This tweet of Ben Goldacre’s caught our attention yesterday:

ben goldacre (@bengoldacre)
17/01/2011 13:59
sigh. #bluemonday is trending. but #bluemonday is PR bullshit. humour me, RT and flood the tag.

His linked blog post has more details: do have a look.

So, what do the mappiness data tell us about people’s happiness yesterday on ‘Blue Monday’, 17 January 2011?

First, a simple bar chart showing mean happiness responses, by day, since mid-September. Weekends are in green. Yesterday is in yellow, on the right, and a horizontal line is drawn across from that bar for comparison.


Nothing particularly special about ‘Blue Monday’ is apparent here. What mainly leaps out is just how happy the Christmas season is, including a huge upward spike on Christmas Day.

The time trend could, however, be confounded by the fact that our participants now are largely not the same people as our participants were in September: it’s plausible that happier or less happy people could have joined up at different times.

The time trend could also be confounded if there’s a trend in each individual’s responses, and if our average participant now is at a different stage of participation than the average participant was in September.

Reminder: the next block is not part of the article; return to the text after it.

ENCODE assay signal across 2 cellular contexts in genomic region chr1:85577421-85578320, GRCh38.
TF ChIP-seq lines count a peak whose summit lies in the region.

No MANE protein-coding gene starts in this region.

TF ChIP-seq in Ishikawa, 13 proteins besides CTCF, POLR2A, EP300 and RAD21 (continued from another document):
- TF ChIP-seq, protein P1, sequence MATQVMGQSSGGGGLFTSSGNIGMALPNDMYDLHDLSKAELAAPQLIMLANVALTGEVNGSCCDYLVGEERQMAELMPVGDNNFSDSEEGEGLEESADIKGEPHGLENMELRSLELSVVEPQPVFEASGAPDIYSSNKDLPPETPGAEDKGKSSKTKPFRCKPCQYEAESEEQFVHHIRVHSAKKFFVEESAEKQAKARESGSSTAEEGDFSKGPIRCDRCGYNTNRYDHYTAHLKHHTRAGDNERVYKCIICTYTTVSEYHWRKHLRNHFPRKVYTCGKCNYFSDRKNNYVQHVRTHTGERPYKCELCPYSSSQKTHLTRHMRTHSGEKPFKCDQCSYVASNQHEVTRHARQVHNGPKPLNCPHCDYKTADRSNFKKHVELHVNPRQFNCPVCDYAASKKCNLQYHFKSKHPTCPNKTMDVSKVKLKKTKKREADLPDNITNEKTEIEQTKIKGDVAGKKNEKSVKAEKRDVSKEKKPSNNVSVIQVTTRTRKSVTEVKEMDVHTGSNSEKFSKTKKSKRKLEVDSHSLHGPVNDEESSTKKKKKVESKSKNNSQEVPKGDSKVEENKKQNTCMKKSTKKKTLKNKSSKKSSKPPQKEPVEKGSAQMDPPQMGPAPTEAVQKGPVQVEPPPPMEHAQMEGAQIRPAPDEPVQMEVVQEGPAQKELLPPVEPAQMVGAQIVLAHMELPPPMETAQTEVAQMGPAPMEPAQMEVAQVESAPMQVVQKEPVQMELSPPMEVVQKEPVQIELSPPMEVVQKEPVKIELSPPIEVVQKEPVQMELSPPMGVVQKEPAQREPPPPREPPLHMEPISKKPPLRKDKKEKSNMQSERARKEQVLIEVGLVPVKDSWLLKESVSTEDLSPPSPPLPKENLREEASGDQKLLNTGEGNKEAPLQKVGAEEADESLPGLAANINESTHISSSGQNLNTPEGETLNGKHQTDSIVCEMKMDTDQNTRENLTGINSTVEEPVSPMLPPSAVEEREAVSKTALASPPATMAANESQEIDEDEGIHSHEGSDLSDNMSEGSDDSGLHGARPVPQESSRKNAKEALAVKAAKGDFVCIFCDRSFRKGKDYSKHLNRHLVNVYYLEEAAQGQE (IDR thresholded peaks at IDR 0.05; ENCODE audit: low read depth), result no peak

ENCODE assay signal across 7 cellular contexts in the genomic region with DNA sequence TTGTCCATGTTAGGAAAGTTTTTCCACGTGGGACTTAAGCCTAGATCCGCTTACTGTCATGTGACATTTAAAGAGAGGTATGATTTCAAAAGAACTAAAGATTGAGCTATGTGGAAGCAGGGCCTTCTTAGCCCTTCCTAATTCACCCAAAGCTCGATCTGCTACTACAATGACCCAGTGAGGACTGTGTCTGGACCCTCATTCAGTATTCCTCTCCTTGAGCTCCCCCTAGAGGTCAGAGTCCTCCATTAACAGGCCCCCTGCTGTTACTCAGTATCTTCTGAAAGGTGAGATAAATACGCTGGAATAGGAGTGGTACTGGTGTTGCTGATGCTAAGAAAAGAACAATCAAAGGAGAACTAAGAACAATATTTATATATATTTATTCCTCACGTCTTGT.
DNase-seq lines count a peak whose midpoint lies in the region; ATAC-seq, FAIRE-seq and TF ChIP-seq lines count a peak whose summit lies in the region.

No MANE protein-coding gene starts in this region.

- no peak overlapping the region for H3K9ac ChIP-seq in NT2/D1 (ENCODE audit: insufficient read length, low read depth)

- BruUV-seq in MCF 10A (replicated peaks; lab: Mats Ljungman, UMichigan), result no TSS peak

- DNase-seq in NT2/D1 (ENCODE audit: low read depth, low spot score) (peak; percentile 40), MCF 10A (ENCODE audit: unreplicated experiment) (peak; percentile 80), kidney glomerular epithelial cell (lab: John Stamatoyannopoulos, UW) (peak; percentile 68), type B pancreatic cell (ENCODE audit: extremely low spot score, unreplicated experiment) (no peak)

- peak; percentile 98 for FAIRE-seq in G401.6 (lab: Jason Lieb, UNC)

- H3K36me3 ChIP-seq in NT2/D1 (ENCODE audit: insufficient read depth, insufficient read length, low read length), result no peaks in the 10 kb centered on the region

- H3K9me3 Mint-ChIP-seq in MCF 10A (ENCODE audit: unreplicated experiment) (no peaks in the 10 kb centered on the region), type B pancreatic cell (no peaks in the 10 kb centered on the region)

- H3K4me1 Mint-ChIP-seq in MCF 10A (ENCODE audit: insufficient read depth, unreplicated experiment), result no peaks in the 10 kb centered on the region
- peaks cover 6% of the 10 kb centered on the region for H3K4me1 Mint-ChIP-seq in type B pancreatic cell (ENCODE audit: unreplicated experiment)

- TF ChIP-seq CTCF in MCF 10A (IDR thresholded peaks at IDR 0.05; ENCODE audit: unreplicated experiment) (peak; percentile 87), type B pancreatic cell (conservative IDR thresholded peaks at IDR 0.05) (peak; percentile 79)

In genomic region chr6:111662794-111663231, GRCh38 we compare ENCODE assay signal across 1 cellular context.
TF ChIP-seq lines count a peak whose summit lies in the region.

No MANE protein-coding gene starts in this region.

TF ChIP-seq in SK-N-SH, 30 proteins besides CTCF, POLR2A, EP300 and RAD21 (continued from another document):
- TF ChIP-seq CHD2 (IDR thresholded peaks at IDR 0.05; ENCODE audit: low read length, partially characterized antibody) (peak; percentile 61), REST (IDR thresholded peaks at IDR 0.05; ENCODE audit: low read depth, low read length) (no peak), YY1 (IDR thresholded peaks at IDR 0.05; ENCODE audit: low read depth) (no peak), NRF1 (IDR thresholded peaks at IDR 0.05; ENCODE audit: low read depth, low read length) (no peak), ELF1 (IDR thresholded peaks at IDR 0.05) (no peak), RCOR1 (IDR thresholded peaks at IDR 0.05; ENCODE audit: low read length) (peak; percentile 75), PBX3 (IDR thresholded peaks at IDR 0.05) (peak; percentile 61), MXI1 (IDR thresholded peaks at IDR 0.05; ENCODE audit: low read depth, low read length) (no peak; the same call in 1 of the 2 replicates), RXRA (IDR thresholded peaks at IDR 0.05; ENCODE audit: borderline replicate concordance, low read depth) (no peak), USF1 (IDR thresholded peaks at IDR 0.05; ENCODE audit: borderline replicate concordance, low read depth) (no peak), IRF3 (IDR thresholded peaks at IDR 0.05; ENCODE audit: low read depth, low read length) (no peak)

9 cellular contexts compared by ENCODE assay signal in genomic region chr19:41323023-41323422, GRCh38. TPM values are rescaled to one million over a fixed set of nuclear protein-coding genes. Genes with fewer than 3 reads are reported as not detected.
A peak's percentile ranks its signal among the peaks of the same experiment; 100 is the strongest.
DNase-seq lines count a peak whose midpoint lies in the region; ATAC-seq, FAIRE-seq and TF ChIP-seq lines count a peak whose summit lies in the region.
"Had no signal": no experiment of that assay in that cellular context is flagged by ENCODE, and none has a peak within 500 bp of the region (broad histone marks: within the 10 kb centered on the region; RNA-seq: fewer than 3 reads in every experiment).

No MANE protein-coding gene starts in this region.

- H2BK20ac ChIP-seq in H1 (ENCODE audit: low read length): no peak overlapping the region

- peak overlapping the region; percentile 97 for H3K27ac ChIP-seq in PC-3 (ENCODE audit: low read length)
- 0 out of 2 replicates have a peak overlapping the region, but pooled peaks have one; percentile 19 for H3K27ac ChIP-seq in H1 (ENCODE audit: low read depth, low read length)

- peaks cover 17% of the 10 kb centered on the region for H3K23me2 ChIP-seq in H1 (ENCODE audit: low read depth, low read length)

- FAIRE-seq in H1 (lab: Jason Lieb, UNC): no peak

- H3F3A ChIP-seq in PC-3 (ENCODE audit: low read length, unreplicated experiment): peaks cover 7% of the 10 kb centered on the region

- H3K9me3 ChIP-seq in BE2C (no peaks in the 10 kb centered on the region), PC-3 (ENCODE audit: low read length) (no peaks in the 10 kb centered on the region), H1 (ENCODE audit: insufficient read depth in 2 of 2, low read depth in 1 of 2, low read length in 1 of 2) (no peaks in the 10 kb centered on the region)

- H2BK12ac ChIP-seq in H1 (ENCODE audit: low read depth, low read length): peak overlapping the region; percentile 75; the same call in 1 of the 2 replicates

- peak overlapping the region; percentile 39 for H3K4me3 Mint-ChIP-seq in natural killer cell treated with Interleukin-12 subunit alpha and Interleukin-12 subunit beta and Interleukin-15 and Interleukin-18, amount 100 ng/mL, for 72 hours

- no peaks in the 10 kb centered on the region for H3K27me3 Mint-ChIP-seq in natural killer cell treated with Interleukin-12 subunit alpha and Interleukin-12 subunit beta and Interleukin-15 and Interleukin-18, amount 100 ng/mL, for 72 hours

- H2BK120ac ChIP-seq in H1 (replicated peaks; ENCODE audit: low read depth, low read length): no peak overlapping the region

The chart below, therefore, removes variation between participants, and between different stages of participation, from the numbers being plotted. The scale down the left also changes, but since we’re interested in relative effects this isn’t really important. (The chart shows the residuals from an individual fixed-effects regression, which included dummy variables for various stages of participation. We added a positive constant to the residuals to keep the chart’s shape vaguely comparable to the one above).


These corrections do make ‘Blue Monday’ look a little worse. But there are still several less happy Mondays spread throughout the preceding months, and an even greater number of less happy Tuesdays.

So, for our participants at least, it seems ‘Blue Monday’ really is just PR BS.